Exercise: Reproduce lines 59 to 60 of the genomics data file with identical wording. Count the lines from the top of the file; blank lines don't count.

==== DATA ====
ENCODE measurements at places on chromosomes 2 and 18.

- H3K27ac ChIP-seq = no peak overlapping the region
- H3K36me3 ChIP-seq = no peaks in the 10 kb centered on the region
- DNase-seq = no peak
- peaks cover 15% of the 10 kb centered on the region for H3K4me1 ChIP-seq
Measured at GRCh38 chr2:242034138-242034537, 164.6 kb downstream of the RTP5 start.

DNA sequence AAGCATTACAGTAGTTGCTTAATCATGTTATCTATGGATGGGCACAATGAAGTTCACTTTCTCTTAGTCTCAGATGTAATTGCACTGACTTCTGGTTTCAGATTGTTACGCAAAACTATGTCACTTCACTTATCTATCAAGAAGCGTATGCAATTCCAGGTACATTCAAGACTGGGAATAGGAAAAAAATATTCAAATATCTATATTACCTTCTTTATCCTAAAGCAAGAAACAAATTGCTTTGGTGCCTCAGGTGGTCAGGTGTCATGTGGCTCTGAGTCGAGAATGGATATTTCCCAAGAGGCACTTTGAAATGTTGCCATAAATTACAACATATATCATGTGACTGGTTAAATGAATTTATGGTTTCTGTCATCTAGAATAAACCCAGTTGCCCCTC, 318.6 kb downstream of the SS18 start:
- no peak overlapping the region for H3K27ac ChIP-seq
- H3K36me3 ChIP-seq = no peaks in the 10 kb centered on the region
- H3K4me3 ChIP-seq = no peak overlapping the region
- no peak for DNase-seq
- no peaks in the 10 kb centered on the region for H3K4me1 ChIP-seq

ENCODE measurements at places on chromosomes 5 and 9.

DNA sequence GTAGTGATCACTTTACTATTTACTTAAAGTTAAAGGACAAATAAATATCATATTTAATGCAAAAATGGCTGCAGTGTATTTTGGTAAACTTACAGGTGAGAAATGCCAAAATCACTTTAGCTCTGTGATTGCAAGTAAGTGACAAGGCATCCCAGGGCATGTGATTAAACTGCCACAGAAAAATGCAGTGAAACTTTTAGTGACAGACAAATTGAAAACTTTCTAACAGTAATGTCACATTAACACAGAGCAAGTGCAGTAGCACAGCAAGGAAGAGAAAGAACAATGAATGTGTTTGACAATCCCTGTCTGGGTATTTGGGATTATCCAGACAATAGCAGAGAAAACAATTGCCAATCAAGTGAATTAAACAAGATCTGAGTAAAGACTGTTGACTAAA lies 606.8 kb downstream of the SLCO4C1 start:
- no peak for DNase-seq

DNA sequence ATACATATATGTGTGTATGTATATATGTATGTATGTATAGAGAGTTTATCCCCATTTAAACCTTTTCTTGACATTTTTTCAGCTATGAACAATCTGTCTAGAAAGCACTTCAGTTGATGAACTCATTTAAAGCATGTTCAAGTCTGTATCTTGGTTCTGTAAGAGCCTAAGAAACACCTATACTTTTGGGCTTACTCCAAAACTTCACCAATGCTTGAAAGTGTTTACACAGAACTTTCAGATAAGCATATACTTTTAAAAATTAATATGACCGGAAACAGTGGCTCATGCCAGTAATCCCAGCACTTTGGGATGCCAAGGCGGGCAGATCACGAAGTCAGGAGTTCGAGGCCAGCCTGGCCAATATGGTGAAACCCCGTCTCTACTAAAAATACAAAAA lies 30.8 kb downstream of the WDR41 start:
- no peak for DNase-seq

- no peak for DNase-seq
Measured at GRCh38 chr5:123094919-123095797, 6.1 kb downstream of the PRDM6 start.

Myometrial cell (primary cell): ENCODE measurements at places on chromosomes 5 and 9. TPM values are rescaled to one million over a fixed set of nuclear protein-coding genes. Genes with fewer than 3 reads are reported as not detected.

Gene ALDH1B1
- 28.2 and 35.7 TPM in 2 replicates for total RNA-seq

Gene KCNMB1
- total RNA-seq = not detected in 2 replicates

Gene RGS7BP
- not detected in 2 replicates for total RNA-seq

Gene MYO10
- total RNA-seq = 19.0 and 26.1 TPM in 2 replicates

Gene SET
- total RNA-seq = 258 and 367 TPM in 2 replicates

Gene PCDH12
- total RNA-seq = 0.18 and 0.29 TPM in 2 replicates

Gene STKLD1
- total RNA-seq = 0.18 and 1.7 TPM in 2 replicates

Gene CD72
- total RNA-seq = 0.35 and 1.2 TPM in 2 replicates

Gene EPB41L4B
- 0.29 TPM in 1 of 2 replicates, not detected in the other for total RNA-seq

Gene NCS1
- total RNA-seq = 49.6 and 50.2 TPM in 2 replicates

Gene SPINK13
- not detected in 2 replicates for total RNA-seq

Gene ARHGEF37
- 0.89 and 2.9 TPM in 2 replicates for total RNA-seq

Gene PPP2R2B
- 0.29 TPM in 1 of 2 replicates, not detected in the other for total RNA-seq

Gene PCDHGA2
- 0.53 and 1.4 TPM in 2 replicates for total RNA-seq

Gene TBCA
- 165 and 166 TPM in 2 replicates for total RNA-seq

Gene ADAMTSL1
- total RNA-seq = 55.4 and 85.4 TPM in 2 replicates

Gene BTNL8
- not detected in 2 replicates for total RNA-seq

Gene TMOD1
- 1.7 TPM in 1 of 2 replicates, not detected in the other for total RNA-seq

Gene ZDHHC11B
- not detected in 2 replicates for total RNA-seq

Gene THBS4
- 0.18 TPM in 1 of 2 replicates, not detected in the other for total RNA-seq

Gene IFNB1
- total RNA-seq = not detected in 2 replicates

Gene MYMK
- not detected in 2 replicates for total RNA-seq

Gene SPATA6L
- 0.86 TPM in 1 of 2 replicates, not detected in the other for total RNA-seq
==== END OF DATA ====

Gene THBS4
- 0.18 TPM in 1 of 2 replicates, not detected in the other for total RNA-seq